Building on the presentation that is the documentary are the liner notes penned by Summers. As already pointed out, Summers explains that the band’s stay in Egypt was anything but good. Summers explains that a comment made by Sting to an Egyptian official and his initial refusal to take back what he said almost caused an international incident. Another incident was narrowly avoided in one South American country when Summers apparently had a physical altercation of sorts with a law enforcement official at a concert. These two items will be left for audiences to discover for themselves, but they definitely build on the experience even more. That is just the tip of the proverbial iceberg that is the liner notes. Summers also writes in his notes that the band had yet another close call in New Zealand, yet again involving law enforcement. This is yet another intriguing anecdote that will be left for audiences to read about for themselves. Between this story, the others pointed out here and everything else that Summers recalls in his notes, the overall content in the recording’s companion booklet puts the finishing touch to the presentation and ensures that much more that the band’s established audiences and casual fans alike will appreciate the presentation. When this content, the audio, and video are all considered, they leave no doubt that the noted audiences will find plenty to appreciate about the recording.
Around the World: Restored and Expanded is a presentation that most fans of The Police will find enjoyable. That is due in large part to the recording’s featured songs. They are in themselves a strong representation of the band in its infancy. That is because the songs that make up the main body of the recording are all pulled from the band’s first two albums. There is even a rare b-side included in the mix for good measure. The tour documentary that accompanies the performances makes for its own interest. That is because it takes audiences along for the ride with the band on its first-ever world tour. Audiences get to see firsthand, much of what the band experienced, including the high and occasional not so high points. The liner notes penned by The Police guitarist Andy Summers work directly with the documentary to enhance the viewing experience therein. That is because they are those firsthand notes. They take audiences even deeper into the band’s tour and finish off the overall presentation. Each item noted here is important in its own way to the whole of the recording. All things considered, they make Around the World: Restored & Expanded a presentation that most fans of The Police will find a welcome new offering from the band and from Mercury Studios.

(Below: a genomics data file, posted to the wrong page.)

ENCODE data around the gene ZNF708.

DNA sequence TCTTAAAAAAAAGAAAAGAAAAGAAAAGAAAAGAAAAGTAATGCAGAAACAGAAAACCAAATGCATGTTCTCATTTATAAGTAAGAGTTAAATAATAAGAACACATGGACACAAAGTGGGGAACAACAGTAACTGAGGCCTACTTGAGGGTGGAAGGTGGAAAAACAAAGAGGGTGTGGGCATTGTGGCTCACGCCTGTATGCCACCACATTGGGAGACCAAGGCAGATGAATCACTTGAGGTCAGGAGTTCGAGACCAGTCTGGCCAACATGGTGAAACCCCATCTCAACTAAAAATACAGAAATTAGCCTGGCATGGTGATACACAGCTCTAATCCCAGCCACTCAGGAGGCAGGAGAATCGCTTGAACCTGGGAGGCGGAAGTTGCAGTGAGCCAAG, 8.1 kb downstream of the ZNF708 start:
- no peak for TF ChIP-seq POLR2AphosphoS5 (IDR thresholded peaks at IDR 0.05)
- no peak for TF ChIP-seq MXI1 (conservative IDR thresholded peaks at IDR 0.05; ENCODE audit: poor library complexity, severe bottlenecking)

Around the World: Restored & Expanded is available now. More information on the recording is available along with all of the latest news from The Police at:
Mercury Studios will celebrate the legacy of Thin Lizzy and its front man Phil Lynott this summer with a new dual documentary/concert presentation.
Phil Lynott Songs For While I’m Away + Thin Lizzy The Boys Are Back In Town Live at the Sydney Opera House October 1978 is scheduled for release June 24. The expansive presentation will release on 2DVD/CD and Blu-ray/DVD/CD. Pre-orders are open and a trailer for the presentation is streaming here.
The band’s live recording is a re-issue of the presentation that was previously released on VHS, laserdisc, and DVD. It features five additional songs not featured in the concert’s previous releases as well as remastered video and remixed audio.